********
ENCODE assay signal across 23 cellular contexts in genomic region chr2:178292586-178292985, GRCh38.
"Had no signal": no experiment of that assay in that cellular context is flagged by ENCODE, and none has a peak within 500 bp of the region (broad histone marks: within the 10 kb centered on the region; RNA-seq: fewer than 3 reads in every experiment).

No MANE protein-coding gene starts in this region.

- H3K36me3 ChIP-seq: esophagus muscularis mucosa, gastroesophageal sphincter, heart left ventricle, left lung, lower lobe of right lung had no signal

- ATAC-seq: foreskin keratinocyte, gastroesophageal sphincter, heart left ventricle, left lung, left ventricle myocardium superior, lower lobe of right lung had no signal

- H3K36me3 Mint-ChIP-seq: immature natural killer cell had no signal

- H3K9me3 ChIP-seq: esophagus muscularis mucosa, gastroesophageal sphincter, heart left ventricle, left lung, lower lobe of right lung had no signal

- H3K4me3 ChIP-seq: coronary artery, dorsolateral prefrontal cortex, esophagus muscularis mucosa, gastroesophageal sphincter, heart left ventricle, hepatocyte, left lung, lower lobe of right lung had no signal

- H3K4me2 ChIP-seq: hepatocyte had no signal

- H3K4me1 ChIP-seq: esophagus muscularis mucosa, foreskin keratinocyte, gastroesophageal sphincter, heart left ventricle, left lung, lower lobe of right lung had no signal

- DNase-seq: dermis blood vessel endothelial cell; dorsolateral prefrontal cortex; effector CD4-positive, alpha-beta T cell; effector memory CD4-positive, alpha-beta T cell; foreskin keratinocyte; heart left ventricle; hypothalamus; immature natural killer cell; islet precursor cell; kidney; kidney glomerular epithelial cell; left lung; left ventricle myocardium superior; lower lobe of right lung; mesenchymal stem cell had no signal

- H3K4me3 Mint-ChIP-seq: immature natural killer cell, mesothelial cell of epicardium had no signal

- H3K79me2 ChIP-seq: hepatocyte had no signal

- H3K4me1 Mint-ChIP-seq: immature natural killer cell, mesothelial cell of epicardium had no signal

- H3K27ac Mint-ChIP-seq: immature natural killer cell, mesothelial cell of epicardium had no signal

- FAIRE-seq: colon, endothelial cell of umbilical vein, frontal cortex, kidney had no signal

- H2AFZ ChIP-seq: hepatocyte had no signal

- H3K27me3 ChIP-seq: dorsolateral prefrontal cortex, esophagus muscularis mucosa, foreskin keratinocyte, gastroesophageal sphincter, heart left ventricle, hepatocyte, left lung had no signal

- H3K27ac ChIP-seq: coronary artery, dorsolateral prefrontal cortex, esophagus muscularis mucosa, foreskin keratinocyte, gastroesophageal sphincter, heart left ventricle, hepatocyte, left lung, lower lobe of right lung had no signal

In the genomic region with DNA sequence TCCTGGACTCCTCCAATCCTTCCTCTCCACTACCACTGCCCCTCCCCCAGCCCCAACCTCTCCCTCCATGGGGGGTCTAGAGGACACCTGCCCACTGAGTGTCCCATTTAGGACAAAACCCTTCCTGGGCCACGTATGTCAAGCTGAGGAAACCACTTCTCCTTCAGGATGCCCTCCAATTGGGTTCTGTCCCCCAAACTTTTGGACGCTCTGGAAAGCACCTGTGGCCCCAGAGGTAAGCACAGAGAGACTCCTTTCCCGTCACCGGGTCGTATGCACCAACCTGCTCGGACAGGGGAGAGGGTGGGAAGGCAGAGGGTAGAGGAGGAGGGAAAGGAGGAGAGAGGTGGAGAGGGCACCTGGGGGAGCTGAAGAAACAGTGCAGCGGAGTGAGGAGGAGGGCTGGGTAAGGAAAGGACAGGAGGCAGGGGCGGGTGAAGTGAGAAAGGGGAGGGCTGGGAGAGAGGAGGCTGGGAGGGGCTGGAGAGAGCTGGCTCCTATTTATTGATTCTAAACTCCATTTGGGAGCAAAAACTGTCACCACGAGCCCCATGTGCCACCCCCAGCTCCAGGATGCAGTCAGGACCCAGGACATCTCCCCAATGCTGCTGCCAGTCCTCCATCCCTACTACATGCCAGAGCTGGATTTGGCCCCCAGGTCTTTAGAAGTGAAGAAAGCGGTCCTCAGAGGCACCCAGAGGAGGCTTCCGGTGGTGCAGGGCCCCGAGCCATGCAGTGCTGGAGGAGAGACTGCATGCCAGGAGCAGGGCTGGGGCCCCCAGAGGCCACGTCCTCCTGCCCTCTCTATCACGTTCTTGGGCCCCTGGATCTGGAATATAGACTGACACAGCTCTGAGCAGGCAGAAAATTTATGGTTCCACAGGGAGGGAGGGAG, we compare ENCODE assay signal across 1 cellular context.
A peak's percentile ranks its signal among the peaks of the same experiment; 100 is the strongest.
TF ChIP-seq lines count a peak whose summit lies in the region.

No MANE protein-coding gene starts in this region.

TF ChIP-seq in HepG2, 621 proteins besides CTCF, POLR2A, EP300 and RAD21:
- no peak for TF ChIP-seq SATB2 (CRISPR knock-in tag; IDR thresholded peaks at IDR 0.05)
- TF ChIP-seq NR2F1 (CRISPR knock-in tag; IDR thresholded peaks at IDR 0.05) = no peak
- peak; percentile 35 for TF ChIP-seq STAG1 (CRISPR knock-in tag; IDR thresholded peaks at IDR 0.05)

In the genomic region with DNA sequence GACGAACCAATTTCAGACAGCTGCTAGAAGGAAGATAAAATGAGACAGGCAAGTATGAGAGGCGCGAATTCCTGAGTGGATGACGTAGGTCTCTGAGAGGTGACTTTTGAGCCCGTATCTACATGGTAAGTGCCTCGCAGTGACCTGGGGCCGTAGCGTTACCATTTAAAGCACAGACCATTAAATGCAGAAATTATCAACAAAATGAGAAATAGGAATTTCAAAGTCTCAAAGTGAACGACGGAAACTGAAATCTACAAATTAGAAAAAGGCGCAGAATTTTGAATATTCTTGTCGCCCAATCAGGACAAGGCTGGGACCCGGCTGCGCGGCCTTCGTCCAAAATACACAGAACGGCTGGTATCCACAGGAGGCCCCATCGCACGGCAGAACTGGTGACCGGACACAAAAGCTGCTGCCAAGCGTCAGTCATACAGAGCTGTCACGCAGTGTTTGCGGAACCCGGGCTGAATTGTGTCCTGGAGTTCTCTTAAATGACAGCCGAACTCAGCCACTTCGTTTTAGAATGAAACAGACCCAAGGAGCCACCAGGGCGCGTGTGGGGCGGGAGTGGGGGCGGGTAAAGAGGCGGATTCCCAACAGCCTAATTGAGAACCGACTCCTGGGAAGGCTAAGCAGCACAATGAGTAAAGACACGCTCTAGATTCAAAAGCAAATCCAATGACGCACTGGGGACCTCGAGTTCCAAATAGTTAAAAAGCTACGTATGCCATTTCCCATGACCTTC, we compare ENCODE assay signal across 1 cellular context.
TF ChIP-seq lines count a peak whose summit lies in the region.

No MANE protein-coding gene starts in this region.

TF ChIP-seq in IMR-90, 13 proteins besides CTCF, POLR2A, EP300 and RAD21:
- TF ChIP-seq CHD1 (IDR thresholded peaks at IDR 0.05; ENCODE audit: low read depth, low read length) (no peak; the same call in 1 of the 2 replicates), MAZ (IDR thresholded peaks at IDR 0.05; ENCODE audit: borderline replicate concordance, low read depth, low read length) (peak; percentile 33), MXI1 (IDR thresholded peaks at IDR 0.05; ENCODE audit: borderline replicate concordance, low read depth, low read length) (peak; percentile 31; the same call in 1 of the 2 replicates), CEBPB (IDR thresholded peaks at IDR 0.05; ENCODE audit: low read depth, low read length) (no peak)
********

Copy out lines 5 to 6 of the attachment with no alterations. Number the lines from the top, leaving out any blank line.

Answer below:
- ATAC-seq: foreskin keratinocyte, gastroesophageal sphincter, heart left ventricle, left lung, left ventricle myocardium superior, lower lobe of right lung had no signal

- H3K36me3 Mint-ChIP-seq: immature natural killer cell had no signal